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17-30. Animate Several Properties in Parallel

17-30. Animate Several Properties in Parallel

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Define your animations as discussed in Recipe 17-29, but make them children of a


How It Works

The ParallelTimeline is a special type of System.Windows.Media.Animation.Timeline that allows for one

or more child Timeline objects to be defined as its children, with each child Timeline being run in

parallel. Because ParallelTimeline is a Timeline object, it can be used like any other Timeline object.

Unlike a Storyboard, where animations are activated based on the order in which its child Timeline

objects are declared, a ParallelTimeline will activate its children based on the value of their BeginTime

properties. If any of the animations overlap, they will run in parallel.

The Storyboard class actually inherits from ParallelTimeline, and simply gives each child a

BeginTime based on where in the list of child objects a Timeline is declared and the cumulative Duration

and BeginTime values of each preceding Timeline. The Storyboard class goes further to extend the

ParallelTimeline class by adding a number of methods for controlling the processing of its child

Timeline objects. Because ParallelTimeline is the ancestor of a Storyboard, ParallelTimeline objects

are more suited to nesting because they are much slimmer objects.

Like other Timeline objects, the ParallelTimeline has a BeginTime property. This allows you to

specify an offset from the start of the owning Storyboard to the activation of the ParallelTimeline. As a

result, if a value for BeginTime is given by the ParallelTimeline, its children’s BeginTime will work relative

to this value, as opposed to being relative to the Storyboard.

It is important to note that a Storyboard.Completed event will not be raised on the owning

Storyboard until the last child Timeline in the ParallelTimeline finishes. This is because a

ParallelTimeline can contain Timeline objects with different BeginTime and Duration values, meaning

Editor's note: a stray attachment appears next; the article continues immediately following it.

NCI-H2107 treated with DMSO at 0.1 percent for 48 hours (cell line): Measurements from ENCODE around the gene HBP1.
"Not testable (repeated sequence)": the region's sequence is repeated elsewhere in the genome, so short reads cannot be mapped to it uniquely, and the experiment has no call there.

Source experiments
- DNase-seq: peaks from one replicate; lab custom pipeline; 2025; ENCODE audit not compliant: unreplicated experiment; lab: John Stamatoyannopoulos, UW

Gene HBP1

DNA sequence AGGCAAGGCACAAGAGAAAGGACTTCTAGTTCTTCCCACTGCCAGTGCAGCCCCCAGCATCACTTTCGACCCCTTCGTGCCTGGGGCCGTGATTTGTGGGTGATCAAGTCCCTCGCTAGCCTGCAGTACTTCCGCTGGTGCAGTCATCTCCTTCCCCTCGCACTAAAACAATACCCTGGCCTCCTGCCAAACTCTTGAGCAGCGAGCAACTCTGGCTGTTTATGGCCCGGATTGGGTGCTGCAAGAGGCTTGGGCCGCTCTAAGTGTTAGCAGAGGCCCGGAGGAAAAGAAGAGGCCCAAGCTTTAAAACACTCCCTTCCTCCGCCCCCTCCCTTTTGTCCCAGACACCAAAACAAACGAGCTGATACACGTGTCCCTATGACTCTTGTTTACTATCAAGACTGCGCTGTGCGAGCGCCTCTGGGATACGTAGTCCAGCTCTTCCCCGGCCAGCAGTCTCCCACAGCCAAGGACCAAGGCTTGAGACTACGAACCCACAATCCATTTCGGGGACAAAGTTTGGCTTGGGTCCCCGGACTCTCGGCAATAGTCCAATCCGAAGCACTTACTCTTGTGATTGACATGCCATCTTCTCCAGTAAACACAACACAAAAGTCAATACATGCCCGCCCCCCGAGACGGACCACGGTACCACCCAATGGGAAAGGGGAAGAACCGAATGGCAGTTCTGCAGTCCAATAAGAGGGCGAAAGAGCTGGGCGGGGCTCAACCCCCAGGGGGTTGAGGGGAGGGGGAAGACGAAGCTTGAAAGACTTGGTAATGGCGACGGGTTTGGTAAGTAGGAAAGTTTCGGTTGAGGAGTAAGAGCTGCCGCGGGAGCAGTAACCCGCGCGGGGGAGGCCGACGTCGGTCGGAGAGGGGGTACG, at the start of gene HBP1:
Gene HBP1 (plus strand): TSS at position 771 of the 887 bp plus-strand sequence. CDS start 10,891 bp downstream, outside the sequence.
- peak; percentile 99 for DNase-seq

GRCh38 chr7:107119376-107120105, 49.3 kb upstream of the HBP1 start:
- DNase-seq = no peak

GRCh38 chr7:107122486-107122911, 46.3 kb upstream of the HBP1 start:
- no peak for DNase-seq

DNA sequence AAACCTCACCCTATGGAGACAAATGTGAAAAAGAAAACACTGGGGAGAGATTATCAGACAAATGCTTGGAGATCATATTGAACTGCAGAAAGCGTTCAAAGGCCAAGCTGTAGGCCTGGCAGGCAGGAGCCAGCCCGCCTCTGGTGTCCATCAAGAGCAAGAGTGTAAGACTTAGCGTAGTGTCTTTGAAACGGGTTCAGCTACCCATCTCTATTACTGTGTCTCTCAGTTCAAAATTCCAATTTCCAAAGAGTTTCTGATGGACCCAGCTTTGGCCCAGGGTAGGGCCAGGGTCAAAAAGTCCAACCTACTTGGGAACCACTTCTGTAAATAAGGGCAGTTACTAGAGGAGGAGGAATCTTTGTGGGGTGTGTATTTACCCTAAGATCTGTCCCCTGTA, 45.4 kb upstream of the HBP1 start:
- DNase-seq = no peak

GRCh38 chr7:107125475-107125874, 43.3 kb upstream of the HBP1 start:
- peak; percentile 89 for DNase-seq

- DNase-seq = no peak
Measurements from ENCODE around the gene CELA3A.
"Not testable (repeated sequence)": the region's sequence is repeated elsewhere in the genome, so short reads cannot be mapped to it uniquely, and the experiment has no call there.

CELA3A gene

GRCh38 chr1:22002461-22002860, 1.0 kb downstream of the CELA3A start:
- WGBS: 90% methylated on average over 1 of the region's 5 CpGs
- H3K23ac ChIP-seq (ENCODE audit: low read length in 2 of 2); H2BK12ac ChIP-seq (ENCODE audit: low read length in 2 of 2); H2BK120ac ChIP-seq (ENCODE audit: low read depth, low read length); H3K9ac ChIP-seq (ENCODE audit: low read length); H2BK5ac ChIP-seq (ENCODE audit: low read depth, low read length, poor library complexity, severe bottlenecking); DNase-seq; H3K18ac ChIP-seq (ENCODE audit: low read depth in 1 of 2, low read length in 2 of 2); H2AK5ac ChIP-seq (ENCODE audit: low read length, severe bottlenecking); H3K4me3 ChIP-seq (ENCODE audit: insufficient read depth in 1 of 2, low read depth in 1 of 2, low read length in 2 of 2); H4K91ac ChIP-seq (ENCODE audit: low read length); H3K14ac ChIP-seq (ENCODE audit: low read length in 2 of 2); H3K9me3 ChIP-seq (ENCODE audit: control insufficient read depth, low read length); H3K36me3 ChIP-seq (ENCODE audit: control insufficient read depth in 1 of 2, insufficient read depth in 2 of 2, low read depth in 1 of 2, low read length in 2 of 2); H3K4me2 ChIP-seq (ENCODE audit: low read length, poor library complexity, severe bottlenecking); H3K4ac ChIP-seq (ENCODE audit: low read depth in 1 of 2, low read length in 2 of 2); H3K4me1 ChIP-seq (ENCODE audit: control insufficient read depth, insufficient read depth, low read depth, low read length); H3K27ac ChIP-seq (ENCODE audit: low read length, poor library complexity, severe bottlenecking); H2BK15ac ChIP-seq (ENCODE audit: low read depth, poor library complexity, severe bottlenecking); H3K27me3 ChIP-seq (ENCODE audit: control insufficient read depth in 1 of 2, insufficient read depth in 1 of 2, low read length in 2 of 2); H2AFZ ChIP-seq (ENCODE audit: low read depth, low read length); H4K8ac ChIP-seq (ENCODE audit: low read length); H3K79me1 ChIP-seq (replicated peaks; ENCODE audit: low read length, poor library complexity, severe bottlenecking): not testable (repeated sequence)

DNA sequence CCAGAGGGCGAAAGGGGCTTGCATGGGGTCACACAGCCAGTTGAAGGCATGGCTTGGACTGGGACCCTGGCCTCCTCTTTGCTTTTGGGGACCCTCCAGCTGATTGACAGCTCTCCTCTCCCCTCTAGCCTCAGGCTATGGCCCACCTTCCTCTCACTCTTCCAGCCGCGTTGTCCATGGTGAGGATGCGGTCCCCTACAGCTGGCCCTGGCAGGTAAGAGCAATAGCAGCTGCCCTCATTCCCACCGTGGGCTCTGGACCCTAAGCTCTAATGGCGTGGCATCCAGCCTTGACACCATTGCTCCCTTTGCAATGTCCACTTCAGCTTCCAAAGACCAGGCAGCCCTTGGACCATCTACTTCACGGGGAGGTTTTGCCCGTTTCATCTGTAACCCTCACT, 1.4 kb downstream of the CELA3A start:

they won’t all necessarily finish at the same time.

The Code

The following example defines a System.Windows.Window that contains a single

System.Windows.Shapes.Rectangle. When the mouse is placed over the rectangle, the Rectangle.Height,

Rectangle.Width, and Rectangle.Fill properties are animated. The animation continues until the

mouse is moved out of the rectangle.



Title="Recipe17_30" Height="300" Width="300">

Stroke="Black" StrokeThickness="1">




17-31. Create a Keyframe-Based Animation


You need to create an animation that uses keyframes to specify key points in the animation.


Use a keyframe-based animation such as System.Windows.Media.Animation.

DoubleAnimationUsingKeyFrames. You can then use several System.Windows.Media.Animation.

IKeyFrame objects to define the keyframes in your animation.

How It Works

Keyframes allow you to specify key points in an animation where the object being animated needs to be

at a required position or in a required state. The frames in between are then interpolated between these

two keyframes, effectively filling in the blanks in the animation. This process of interpolating the inbetween frames is often referred to as tweening.

When defining an animation using keyframes, you will need to specify one or more keyframes that

define the animation’s flow. These keyframes are defined as children of your keyframe animation. It is

important to note that the target type of the keyframe must match that of the parent animation. For

example, if you are using a System.Windows.Media.Animation.DoubleAnimationUsingKeyFrames, any

keyframes must be derived from the abstract class System.Windows.Media.Animation.DoubleKeyFrame.

You will be pleased to hear that a good number of types have keyframe objects, from System.Int to

System.String and System.Windows.Thickness to System.Windows.Media.Media3D.Quarternion. (For a

more complete list of the types covered, please see http://msdn.microsoft.com/en-us/library/

ms742524(VS.100).aspx.) All but a few of the types covered by animations have a choice of interpolation

methods, allowing you to specify how the frames between two keyframes are generated. Each

interpolation method is defined as a prefix to the keyframe’s class name, and is listed in Table 17-13.

Table 17-13. Interpolation Methods for Keyframe Animation




A discrete keyframe will not create any frames between it and the following keyframe. Once

the discrete keyframe’s duration has elapsed, the animation will jump to the value specified

in the following keyframe.


Linear keyframes will create a smooth transition between it and the following frame. The

generated frames will animate the value steadily at a constant rate to its endpoint.


Spline keyframes allow you to vary the speed at which a property is animated using the shape

of a Bezier curve. The curve is described by defining its control points in unit coordinate

space. The gradient of the curve defines the speed or rate of change in the animation.




Although keyframes must match the type of the owning animation, it is possible to mix the different

types of interpolation, offering variable speeds throughout.

The Code

The following XAML demonstrates how to use linear and double keyframes to animate the Height and

Width properties of a System.Windows.Shapes.Ellipse control (see Figure 17-27). The animation is

triggered when the System.Windows.Controls.Button is clicked.



Title="Recipe17_31" Height="300" Width="300">





HorizontalAlignment="Center" VerticalAlignment="Center">



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